“If you can’t change the situation, change your attitude.” Repeating this in my head helped me through to the next stage of our journey.
“Caio, hello, sir. Can I please see your booking reference, your passport, your credit card and your driver licence?”— CAR HIRE STAFF
“Caio, come stai? (no reply, clearly fed-up with everything) Here is my reference number, passport, credit card and my... where is my driver’s licence?”— ME
Between Heathrow and Pisa, I had managed to misplace my licence. Another case of ‘lockdown fog’? Clearly I couldn’t talk or charm my way out of this one, it’s the law.
I had a word with myself, “A positive attitude can solve any problem.”
I followed the DVLA advice and applied for a PDF licence. Time for lap two, another 2hrs of queuing and listening to tourists venting loudly.
One man shouted at the rental manager: “This is not okay…” but before he could launch into full-vent-mode, the manager cut him off: “You are shouting at me without your mask on, this is not okay. Is it?”
Well played and thank you for calling him out.
Anyway, it’s my turn again. I make a joke with the manager to try and lift his spirits. He sends me back to the office to see the same member of staff at the desk. From the look I received, I clearly wasn’t going to get a set of keys…
I presented them with the code on a PDF. “No, this will not work.” I tried to explain it’s authenticity, “No.”
By chance, the manager came through to drop off some keys. They had a quick conversation and pointed fingers at me as if to say, “You’ll never guess what bullshit this guy is trying to pull?”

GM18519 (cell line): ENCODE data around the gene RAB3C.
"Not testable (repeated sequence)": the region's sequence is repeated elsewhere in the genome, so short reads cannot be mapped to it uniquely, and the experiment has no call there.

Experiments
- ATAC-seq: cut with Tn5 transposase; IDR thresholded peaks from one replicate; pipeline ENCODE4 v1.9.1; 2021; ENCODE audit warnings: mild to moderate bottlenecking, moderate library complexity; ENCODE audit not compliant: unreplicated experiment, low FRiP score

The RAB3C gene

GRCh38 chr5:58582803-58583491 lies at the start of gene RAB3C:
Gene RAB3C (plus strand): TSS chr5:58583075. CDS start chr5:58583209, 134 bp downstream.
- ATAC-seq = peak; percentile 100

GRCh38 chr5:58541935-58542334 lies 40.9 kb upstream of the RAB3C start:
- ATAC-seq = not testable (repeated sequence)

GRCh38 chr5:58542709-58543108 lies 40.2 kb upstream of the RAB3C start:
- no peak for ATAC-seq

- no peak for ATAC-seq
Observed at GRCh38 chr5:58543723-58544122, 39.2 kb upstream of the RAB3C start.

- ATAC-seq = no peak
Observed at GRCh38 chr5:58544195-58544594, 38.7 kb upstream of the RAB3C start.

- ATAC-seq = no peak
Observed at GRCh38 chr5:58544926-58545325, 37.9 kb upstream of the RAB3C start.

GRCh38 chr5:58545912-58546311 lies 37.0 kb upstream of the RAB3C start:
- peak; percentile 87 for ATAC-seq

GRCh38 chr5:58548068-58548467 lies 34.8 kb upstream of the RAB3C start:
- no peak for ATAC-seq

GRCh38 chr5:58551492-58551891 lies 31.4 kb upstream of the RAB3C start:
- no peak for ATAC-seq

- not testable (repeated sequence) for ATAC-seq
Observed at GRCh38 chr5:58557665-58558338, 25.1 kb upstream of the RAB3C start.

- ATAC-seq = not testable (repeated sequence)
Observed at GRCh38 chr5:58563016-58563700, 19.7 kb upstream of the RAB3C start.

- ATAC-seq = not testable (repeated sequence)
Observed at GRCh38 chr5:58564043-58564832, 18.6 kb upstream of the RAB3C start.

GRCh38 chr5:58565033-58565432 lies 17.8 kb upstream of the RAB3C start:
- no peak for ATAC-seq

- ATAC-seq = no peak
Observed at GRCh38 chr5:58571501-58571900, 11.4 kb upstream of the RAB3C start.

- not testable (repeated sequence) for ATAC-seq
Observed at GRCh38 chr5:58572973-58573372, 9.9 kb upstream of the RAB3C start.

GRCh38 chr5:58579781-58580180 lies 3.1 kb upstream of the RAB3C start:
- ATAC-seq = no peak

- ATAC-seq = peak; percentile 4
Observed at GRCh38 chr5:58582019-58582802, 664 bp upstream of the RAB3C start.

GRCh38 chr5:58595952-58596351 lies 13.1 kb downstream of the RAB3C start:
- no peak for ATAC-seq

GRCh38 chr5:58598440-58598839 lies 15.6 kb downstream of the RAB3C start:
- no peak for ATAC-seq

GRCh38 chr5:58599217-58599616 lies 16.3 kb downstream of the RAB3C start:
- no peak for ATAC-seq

But the manager looked at me, remembered our joke, smiled and said: “It’s okay, give him the keys.”
He was having a shit day, receiving constant abuse from angry tourists while trying to remain COVID-cautious. He clearly needed some dry sarcastic British humour.
Treat people how you want to be treated yourself, Karma, whatever you want to call it - it is a universal language. Thank you for helping me.
No more problems today, please.
15:00 DRIVING THROUGH TUSCANY
As we drove through the Tuscan countryside with a bike box and luggage filling the entirety of our Renault Twingo, all of our problems melted away in the sun.
I adore Italy, it’s cycling heritage, style, food, history and traditions. I was itching to swap the car for my bike (and the mosquito bite on my Achilles).
04:00 HERE AT LAST
We received a warm welcome from the Pecchi family at our Tuscan Cottage. Gabriele, our host was excited to take me cycling on his home roads in Chianti. Mamma de Gabriele showed us around the farm. Gabriele told her off for being too friendly, “Mamma, COVID.” he gestured for her to wear her mask.
We unpacked our luggage and made some food. Finally, everything is ‘bene’.
The moment I had been dreading… Seeing if my bike had survived.
Not a scratch ‘perfecto’ (phew). I started assembling it for tomorrows ride with Gabriele: Bars and stem, front-wheel, rear-wheel, pedals, and finally the seatpin and saddle.
The seatpin wedge was nowhere to be found. I’m old-school, this is the first bike I have owned with a wedge, rather than a clamp or collar. I think it must have fallen out somewhere while I was packing the frame.